The Beautiful Mistake
You’re Not Broken. I Am

The Beautiful Mistake - You're Not Broken. I Am

Back onto the scene after a lengthy hiatus, The Beautiful Mistake have released their first new music since 2004 with You’re Not Broken. I Am. Produced by Beau Burchell (Saosin), this short collection of songs shows a lot of promise as the band looks to write the next chapter in their career. The band is comprised of band members Josh Hagquist, Shawn Grover, Josh Quesada, Steve Dunlap, and Jon Berndston, and they seem poised to re-cement themselves into the crowded post-hardcore scene. On this EP, the wide-range emotions felt in their music only speaks to the power of their sound and composure as artists.

Kicking off the set of songs with “Monument,” the band begins a slow-burner of an opener that beautifully unfolds into an explosion of sound at the song’s crescendo. They have truly mastered the soft/loud dynamic that many bands in the scene have emulated, such as Underoath, Silverstein, and Snapcase. The blood-curdling screams from Hagquist balance out the wall of sound from the guitars, and showcase a band getting back to their comfort zone as quickly as possible.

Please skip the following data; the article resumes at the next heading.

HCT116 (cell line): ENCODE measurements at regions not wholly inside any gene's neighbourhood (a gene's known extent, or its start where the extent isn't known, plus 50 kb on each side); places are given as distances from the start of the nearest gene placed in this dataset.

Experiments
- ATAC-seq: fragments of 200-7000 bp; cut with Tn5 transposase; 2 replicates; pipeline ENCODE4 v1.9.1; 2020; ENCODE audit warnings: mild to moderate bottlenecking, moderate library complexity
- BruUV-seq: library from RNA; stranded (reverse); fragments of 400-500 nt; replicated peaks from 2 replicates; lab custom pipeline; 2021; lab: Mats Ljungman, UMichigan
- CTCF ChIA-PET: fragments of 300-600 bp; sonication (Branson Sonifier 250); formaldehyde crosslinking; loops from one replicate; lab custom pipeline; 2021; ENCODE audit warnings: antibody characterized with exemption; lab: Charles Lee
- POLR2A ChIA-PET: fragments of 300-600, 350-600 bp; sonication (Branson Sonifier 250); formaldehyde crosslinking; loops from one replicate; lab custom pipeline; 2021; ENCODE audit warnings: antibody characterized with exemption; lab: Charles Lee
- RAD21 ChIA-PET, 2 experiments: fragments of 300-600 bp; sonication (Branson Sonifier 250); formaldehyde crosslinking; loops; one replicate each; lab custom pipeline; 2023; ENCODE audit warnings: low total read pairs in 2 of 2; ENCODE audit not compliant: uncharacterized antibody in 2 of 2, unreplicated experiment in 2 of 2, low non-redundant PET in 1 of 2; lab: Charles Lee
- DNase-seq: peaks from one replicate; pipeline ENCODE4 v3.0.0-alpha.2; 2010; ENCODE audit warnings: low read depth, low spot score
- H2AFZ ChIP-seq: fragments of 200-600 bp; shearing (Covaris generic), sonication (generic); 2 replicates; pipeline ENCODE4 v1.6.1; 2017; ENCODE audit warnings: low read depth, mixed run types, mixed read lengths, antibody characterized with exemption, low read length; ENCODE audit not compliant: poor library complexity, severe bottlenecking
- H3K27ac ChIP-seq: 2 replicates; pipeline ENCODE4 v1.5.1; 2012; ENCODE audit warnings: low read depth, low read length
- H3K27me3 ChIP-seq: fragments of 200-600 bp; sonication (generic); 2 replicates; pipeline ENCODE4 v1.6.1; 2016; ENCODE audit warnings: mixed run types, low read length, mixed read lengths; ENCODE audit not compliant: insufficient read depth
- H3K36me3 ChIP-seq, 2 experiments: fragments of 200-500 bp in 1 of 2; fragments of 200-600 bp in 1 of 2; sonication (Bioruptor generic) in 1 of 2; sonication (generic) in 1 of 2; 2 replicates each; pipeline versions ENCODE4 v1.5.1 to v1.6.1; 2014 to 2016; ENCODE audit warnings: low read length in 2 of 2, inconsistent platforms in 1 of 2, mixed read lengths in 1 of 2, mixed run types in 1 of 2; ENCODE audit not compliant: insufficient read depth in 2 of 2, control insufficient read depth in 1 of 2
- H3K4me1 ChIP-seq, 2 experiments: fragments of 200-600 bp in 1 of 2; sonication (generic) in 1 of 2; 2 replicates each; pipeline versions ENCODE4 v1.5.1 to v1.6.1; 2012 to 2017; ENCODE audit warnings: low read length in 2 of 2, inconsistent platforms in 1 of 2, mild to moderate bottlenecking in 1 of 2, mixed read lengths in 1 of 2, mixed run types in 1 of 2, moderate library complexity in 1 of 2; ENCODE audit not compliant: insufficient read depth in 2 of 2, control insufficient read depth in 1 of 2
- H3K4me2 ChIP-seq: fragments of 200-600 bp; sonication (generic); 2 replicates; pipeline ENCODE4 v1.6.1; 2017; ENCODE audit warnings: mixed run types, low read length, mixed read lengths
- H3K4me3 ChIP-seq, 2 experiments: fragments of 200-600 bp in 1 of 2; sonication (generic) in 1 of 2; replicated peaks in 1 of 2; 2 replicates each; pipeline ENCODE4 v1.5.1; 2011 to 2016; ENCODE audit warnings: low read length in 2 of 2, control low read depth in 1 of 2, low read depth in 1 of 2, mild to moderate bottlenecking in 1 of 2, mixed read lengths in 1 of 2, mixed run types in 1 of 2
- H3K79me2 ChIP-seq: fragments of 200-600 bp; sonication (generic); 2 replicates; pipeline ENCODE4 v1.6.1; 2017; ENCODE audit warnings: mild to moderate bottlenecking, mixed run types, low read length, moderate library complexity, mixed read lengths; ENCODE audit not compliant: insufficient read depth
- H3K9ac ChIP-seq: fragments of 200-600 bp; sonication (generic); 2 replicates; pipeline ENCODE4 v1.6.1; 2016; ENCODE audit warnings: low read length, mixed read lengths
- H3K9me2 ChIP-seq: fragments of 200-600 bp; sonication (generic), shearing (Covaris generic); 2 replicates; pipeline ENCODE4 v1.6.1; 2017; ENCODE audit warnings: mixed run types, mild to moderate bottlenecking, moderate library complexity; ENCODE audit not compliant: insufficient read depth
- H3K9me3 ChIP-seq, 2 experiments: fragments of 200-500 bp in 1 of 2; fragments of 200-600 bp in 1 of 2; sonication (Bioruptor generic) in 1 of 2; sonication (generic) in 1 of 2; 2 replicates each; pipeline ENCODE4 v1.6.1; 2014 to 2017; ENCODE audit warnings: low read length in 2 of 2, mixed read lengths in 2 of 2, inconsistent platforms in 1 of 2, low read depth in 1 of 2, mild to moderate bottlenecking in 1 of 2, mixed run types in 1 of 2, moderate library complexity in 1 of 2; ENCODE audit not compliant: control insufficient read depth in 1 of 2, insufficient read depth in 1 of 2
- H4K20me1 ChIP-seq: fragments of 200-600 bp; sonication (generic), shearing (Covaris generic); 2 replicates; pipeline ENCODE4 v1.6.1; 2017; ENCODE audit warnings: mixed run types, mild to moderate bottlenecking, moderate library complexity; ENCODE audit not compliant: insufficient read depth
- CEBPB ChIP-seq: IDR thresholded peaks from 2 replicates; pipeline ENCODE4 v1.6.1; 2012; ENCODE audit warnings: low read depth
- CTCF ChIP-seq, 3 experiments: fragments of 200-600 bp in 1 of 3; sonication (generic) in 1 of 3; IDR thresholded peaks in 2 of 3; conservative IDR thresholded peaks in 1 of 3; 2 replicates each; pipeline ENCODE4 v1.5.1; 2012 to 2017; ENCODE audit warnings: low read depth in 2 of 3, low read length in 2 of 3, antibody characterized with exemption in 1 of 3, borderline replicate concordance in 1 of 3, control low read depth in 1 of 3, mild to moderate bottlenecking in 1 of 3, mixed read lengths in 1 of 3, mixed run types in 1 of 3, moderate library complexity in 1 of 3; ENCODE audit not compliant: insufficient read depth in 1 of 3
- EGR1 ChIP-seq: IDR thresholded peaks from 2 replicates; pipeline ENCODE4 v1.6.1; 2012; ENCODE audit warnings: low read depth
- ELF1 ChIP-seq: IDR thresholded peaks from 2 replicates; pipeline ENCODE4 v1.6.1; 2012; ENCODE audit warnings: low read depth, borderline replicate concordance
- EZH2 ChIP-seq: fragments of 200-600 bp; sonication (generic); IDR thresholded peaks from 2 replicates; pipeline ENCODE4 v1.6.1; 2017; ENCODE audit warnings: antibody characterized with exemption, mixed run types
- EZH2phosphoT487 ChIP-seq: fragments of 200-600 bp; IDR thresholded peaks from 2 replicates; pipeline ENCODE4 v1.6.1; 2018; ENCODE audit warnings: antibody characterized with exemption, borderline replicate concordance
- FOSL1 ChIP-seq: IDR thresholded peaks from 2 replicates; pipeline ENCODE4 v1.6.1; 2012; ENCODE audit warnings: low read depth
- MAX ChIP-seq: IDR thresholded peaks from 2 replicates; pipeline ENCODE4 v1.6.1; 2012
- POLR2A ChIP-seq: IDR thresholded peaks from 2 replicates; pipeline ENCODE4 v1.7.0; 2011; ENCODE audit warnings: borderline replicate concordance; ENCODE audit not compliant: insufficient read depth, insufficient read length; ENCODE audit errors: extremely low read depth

“East of Eden” follows the breakneck opener with some more well-placed screamed vocals that bleed away into a melodic chorus. The track reminded me of some of the great moments on Underoath’s Define the Great Line, and it became abundantly clear of the direction The Beautiful Mistake were going for on this record. Every note seems to be filled with purpose, precision and hits its target more often than not.

“Memento Mori” ended up being my favorite from the EP since the vocals are perfectly timed with the guitar rhythm sections, and the chorus soars to its intended heights. The track even features a creative breakdown in the middle with some acoustic guitar carefully strummed over Hagquist’s screamed vocals.

“Decades Away” is another song that feels like a homecoming of sorts, as the band gets back to the business of what made them such a great band in the first place. By honing in on their influences that made them who they are today, The Beautiful Mistake is able to take the necessary steps forward in their artistic┬ácareers as well.

Album closer, “Anger/Courage,” continues to reintroduce the band back to their audience with some excellent guitar work, passionately sung vocals, and excellent percussion as well. The track doesn’t cover much new ground from what the band have put forth in the four other songs on the record, but it does bring closure to the overall message of what it means to rebuild yourself from the abyss.

In a lot of ways, The Beautiful Mistake have done a commendable job of reintroducing themselves to their audience by putting a fresh take on their already powerful sound. Hopefully, the band will continue to use this successful collection of songs as a launchpad for more music as we move into this next decade.